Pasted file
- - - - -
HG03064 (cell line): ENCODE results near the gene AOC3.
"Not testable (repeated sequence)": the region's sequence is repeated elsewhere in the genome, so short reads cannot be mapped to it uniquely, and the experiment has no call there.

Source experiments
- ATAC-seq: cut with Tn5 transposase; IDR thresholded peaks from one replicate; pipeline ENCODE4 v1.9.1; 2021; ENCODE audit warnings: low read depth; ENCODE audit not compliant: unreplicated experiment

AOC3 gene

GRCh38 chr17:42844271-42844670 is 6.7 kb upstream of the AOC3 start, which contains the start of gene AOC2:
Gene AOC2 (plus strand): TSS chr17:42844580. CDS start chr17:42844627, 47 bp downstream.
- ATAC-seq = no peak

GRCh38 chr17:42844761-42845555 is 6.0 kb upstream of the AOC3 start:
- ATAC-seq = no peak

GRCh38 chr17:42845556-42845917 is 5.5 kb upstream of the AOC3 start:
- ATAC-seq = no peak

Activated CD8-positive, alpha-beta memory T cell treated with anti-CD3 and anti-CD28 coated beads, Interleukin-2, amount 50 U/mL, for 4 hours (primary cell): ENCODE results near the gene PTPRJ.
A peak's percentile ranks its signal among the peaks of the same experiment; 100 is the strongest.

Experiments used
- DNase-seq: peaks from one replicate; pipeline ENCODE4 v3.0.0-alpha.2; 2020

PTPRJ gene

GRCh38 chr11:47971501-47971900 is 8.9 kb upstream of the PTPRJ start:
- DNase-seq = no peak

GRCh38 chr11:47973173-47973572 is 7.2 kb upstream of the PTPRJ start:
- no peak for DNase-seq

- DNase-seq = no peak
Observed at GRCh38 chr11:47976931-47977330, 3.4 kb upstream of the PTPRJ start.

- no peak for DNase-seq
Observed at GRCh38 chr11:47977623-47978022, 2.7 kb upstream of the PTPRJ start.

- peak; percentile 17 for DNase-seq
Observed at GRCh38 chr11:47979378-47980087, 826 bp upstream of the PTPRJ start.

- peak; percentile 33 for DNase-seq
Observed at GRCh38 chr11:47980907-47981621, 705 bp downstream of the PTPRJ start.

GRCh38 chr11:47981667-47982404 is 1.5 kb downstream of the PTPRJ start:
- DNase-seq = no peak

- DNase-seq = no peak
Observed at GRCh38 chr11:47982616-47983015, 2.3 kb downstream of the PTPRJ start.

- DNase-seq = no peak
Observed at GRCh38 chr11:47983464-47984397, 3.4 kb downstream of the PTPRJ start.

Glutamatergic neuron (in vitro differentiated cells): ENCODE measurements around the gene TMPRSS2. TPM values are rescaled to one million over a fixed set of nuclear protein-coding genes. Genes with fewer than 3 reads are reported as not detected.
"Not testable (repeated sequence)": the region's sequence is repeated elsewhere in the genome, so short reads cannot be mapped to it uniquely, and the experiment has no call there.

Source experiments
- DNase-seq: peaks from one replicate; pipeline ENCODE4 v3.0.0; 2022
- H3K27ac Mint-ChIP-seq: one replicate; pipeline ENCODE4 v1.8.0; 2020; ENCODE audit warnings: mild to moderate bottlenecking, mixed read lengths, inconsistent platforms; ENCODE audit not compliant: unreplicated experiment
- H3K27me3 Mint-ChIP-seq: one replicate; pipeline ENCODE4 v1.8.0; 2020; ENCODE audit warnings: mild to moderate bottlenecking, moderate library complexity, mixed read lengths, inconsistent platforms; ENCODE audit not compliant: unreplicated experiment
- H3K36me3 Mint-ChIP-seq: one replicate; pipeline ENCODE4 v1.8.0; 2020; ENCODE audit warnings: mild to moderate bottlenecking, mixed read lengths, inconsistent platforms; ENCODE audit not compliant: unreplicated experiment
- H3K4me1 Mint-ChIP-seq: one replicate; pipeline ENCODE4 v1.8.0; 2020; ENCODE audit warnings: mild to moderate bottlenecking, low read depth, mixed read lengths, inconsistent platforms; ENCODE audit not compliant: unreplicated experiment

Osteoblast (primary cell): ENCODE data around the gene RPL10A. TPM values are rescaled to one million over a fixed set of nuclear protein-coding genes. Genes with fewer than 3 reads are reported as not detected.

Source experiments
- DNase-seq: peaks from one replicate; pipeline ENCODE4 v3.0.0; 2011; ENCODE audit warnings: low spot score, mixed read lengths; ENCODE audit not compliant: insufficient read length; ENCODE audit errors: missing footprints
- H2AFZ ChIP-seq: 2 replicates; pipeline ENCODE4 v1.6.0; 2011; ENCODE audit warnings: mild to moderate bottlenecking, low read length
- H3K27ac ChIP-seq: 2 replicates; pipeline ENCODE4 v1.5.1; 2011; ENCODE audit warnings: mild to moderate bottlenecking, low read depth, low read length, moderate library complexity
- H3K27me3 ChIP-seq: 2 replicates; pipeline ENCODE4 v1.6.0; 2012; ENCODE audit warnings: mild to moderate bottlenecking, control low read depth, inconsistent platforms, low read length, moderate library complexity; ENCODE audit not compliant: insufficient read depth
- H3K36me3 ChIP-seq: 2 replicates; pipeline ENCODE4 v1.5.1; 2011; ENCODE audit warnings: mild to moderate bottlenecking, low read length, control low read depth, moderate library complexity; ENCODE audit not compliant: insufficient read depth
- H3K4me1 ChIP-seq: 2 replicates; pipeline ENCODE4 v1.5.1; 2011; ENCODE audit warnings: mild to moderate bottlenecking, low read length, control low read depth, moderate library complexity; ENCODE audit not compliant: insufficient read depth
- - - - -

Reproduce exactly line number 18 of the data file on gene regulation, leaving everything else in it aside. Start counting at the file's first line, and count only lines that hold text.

GRCh38 chr11:47971501-47971900 is 8.9 kb upstream of the PTPRJ start: